Donald Trump’s labeling of Hillary Clinton as a “nasty woman” at the last presidential debate was disconcertingly familiar. Those acquainted with suffragette history may have pricked up their ears at Trump’s comment, which in some ways harkens back to the “gobby” woman of the early 20th century. She was too demanding, loud, castrating by her very nature.
Trump’s remark that night—one which launched a cottage industry and a thousand memes—was rooted in a long tradition of misogyny, and you need look no further than the Glasgow Women’s Library to prove it.
Each year, the Glasgow Women’s Library attracts upwards of 20,000 visitors—no small feat considering that for the first 23 years of its existence it was in an almost-constant state of upheaval. Vulnerable to the whims of commerce, politics, and real estate since its inception, volunteers and organizers of the GWL worked hard to keep the place alive, and today it is the only accredited museum dedicated to women’s history in the whole of the UK. In 2015, after occupying four other locations, the library finally moved into its permanent home, a renovated 1903 building in Bridgeton in Glasgow East End. Scotland’s first minister Nicola Sturgeon launched the library, which celebrates its 25th year in 2016. In addition to its archive, museum, and library collections, the Glasgow Women’s Library houses special collections like the National Museum of Roller Derby, the Lesbian Archive, and—one of their most popular draws—artifacts from the Suffragettes.
“Collections like ours are really important,” says Alice Andrews, the facility’s Lesbian Archive Development Project Worker. “We understand the importance of collecting women’s histories which have been suppressed and marginalized from many institutional museums, galleries, libraries, and archives.”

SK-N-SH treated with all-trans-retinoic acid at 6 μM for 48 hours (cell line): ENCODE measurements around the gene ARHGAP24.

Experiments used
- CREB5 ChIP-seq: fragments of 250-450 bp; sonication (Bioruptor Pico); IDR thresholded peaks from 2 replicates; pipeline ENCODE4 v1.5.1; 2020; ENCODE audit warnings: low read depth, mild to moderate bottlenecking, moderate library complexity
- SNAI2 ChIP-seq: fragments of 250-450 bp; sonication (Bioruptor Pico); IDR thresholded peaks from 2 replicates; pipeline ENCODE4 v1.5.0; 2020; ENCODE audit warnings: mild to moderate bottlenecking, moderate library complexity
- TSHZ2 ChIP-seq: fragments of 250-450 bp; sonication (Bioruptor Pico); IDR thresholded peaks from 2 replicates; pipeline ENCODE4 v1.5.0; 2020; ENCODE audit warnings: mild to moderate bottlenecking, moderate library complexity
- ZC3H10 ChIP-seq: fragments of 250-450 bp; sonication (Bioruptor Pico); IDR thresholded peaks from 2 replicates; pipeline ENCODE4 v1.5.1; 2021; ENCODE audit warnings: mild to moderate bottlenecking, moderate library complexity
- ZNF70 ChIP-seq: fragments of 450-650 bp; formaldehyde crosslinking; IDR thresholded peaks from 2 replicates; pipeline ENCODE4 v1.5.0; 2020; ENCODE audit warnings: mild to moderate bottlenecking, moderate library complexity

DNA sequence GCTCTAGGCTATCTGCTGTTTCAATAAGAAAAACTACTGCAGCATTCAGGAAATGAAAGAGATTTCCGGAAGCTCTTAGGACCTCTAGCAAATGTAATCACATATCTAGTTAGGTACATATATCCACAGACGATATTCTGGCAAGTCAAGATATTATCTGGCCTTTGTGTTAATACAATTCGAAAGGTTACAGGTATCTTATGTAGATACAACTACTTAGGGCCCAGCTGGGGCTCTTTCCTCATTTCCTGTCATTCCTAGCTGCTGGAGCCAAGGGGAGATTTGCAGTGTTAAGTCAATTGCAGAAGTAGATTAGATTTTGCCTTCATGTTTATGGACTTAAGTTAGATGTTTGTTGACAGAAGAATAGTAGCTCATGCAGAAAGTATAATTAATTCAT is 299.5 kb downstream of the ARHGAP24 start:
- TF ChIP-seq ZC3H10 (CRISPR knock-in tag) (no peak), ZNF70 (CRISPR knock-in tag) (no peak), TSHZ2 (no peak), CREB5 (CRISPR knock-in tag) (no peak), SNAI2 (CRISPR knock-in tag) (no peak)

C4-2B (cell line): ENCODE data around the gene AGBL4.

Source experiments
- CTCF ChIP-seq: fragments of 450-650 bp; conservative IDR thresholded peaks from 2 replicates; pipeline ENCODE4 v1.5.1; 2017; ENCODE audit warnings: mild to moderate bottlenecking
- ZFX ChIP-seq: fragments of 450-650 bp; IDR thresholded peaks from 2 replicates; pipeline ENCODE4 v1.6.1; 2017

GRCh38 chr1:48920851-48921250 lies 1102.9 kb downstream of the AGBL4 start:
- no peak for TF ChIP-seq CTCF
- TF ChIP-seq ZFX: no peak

The material is not easy to look at.
Postcards and other ephemera from the time casually depict sexualized, violent images. Reproduced often like an early meme, many involve cutting or caging a woman’s tongue. Others suggest voting rights will limit men’s access to women’s bodies or cause lesbianism. In one piece, the words “I want my Vote!” appear under the picture of a crying kitten. That the image could be as easily understood as a response to Trump’s “grab her pussy” comment as when it was originally distributed should alarm us all.
These are not benign images. They’re not just “locker room talk.” They exist in relation to very real-world conditions, artifacts of which live alongside them at the Library. The remains of an iron umbrella stand have a place of honor at the library—salvaged from the rubble of Duke Street prison, the stand was painted by suffragettes during their incarceration there.
“Feminists and other marginalised groups understand that archives and libraries can be really important sites for developing activism and politics,” Andrews notes. During this time when history appears to be repeating itself, the Glasgow Women’s Library is a home base for the gobby women, for the nasty women, everywhere.
Keph Senett is a Canadian freelance writer whose passions for travel and soccer have led her to play the beautiful game on four continents. When not writing, she spends her free time trying to figure out how to qualify for a soccer squad in Asia, Australia, or Antarctica.
Opinions expressed here are the author’s own. Ms. is owned by Feminist Majority Foundation, a 501(c)3 organization, and does not endorse candidates.